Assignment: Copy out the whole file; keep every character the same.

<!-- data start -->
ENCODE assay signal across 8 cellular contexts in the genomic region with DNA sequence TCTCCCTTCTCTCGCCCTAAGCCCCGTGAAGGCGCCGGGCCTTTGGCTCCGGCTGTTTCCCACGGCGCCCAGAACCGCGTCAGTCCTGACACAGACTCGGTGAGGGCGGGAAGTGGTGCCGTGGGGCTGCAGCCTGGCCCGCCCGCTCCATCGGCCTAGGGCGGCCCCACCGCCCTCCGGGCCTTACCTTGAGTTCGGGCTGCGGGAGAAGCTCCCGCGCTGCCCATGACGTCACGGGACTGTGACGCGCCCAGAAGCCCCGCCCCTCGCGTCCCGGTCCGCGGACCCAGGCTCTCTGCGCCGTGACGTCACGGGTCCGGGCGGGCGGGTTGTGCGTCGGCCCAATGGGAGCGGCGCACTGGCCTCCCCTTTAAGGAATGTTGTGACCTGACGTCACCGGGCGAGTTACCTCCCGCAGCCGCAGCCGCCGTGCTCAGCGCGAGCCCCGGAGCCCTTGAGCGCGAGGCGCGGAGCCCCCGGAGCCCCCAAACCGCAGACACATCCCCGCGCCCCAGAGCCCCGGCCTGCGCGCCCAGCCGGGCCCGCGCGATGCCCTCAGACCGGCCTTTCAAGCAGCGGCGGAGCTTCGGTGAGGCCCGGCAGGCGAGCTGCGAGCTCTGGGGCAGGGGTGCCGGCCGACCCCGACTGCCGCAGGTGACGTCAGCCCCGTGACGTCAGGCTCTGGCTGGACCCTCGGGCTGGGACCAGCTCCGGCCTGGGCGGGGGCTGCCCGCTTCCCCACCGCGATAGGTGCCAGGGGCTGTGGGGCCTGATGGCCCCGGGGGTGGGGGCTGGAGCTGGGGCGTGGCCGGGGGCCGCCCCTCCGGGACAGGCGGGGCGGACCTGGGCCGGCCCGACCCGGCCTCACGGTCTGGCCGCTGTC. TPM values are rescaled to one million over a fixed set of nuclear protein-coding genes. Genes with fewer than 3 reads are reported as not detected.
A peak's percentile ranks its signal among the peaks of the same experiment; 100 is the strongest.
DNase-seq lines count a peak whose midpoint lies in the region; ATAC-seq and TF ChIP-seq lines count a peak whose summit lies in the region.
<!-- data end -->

ENCODE assay signal across 8 cellular contexts in the genomic region with DNA sequence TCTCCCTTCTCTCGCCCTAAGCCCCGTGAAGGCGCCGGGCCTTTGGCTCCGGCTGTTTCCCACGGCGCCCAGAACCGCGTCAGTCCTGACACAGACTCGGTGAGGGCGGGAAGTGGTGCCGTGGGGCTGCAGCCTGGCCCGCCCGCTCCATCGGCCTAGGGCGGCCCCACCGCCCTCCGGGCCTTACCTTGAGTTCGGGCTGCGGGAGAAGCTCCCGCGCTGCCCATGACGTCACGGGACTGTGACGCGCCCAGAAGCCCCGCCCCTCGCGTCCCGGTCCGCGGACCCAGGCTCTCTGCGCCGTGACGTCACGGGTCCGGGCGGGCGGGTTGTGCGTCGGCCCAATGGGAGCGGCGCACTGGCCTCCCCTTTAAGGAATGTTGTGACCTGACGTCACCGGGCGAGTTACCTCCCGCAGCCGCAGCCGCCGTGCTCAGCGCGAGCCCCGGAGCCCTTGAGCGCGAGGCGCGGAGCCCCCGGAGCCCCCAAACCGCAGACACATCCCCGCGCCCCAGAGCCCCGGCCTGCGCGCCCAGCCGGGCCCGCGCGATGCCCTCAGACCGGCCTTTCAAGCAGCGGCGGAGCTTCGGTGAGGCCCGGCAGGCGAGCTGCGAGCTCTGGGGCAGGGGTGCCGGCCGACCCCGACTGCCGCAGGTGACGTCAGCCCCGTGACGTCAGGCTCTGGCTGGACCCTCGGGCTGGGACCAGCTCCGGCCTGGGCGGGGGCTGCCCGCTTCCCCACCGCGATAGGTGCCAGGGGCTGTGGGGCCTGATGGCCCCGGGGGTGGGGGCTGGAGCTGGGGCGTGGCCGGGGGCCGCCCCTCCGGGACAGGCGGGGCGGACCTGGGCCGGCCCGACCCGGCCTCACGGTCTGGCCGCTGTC. TPM values are rescaled to one million over a fixed set of nuclear protein-coding genes. Genes with fewer than 3 reads are reported as not detected.
A peak's percentile ranks its signal among the peaks of the same experiment; 100 is the strongest.
DNase-seq lines count a peak whose midpoint lies in the region; ATAC-seq and TF ChIP-seq lines count a peak whose summit lies in the region.